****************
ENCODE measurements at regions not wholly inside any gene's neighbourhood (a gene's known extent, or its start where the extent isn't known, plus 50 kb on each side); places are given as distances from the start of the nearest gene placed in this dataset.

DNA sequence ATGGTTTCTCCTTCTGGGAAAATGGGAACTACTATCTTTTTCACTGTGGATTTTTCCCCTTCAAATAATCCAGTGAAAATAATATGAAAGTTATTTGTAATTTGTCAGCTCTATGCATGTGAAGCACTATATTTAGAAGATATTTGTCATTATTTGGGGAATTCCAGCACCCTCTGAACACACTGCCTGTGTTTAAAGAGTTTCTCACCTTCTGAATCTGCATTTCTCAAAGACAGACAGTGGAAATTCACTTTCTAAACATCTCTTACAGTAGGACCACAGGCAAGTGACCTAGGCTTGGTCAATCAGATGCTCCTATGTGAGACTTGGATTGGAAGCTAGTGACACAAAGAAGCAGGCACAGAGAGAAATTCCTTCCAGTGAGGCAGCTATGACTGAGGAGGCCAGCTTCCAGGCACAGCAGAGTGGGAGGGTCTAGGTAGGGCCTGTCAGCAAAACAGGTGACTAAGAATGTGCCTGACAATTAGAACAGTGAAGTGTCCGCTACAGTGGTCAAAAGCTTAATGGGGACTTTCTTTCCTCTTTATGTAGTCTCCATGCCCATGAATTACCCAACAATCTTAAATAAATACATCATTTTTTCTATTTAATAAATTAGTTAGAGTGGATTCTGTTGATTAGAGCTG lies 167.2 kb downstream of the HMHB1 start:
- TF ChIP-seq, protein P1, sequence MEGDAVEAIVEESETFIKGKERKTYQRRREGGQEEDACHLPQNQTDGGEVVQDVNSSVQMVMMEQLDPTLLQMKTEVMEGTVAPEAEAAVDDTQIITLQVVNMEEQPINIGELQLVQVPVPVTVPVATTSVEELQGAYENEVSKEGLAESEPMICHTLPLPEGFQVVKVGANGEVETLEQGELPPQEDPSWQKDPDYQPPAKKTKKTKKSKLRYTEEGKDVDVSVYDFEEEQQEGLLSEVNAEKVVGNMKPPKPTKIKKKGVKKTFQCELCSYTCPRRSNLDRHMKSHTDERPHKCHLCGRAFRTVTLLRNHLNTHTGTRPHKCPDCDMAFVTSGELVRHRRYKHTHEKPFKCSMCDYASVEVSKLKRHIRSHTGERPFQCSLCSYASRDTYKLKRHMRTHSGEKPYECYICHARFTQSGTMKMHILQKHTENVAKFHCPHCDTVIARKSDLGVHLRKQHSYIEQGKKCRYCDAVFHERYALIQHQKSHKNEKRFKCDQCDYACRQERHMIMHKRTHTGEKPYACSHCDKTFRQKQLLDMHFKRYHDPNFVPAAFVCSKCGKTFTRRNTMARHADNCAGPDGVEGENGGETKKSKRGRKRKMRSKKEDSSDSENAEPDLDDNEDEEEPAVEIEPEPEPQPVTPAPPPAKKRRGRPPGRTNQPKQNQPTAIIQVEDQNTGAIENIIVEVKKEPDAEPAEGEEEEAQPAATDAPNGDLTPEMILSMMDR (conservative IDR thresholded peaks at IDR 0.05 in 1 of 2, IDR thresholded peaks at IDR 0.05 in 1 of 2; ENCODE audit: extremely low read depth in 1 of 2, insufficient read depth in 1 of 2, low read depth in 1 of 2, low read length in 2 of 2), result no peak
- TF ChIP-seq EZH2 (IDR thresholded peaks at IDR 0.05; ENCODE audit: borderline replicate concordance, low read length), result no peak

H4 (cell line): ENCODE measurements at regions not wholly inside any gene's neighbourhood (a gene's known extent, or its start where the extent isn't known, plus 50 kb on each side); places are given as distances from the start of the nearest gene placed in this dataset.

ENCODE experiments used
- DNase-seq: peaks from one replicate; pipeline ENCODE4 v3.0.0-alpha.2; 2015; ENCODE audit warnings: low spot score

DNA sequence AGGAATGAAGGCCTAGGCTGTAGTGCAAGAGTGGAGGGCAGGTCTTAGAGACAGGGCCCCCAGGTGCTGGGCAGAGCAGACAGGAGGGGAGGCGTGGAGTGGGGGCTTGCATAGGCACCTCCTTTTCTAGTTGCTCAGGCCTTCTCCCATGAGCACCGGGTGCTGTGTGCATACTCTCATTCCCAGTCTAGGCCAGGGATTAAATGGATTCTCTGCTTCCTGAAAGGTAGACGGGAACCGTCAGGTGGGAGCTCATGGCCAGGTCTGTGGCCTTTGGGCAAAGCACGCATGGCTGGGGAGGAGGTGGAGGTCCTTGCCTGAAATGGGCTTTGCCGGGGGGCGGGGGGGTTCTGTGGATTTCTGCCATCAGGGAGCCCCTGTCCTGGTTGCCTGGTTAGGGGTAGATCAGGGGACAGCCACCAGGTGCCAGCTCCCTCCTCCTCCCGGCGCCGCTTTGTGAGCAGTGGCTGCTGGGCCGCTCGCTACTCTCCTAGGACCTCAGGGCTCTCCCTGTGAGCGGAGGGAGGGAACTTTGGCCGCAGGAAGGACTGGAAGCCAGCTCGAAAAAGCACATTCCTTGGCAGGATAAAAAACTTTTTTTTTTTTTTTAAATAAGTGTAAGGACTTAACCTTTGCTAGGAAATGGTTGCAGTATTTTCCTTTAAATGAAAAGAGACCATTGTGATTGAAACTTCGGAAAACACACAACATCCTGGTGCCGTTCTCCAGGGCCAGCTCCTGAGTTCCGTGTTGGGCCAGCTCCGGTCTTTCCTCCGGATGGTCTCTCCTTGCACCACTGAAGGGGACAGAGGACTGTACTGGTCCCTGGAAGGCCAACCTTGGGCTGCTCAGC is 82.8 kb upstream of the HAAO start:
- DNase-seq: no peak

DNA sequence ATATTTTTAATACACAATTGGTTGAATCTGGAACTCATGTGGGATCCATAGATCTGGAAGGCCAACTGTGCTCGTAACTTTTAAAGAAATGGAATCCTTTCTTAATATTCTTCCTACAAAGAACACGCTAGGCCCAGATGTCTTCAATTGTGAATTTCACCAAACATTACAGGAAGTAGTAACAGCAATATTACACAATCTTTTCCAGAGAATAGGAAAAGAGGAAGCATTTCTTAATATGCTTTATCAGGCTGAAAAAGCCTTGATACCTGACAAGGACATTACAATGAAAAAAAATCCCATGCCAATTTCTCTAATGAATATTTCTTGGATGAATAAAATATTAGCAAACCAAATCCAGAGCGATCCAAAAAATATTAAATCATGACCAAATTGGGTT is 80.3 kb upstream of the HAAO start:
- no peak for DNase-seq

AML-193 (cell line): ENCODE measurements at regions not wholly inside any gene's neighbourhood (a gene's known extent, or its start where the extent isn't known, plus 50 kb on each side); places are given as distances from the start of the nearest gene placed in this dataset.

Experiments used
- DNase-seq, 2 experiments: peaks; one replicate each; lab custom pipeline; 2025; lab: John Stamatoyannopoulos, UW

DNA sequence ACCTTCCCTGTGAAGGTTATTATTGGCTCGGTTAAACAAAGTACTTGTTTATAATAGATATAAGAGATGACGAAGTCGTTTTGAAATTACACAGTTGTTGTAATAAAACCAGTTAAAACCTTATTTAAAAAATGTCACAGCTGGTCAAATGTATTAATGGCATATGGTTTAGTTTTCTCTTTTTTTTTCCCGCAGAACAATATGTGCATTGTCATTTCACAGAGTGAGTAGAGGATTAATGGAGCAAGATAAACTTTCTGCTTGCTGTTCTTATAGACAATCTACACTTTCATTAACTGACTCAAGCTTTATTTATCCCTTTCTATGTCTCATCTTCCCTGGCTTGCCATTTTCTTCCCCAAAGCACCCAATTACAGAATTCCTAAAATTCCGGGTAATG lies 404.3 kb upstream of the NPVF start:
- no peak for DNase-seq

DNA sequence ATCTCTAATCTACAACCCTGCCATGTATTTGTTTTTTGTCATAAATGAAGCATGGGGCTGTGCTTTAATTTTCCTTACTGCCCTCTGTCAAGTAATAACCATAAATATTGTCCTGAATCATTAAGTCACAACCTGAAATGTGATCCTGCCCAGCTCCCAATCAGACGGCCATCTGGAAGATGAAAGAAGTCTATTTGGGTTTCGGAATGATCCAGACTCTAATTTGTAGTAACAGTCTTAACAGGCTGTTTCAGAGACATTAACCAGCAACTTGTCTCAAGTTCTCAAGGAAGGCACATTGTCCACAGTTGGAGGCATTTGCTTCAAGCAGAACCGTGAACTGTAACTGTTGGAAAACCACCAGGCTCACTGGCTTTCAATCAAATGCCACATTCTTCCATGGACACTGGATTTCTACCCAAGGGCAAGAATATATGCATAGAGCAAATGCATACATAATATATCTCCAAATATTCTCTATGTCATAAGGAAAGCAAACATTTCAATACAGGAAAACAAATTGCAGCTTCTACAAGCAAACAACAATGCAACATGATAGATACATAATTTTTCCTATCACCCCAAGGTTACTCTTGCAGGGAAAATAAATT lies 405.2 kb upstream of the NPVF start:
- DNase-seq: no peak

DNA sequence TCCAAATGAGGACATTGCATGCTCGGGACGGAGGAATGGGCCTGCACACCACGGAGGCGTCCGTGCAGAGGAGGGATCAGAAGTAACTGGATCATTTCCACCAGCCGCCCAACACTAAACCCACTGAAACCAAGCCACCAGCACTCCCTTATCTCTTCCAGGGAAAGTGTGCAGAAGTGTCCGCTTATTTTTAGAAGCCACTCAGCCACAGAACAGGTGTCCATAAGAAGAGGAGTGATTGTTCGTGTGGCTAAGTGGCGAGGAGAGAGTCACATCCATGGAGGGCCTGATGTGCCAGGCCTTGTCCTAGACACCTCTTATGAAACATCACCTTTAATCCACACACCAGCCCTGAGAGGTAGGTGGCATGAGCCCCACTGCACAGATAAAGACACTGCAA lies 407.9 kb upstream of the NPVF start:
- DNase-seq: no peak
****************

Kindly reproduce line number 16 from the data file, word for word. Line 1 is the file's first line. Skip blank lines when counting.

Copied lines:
- no peak for DNase-seq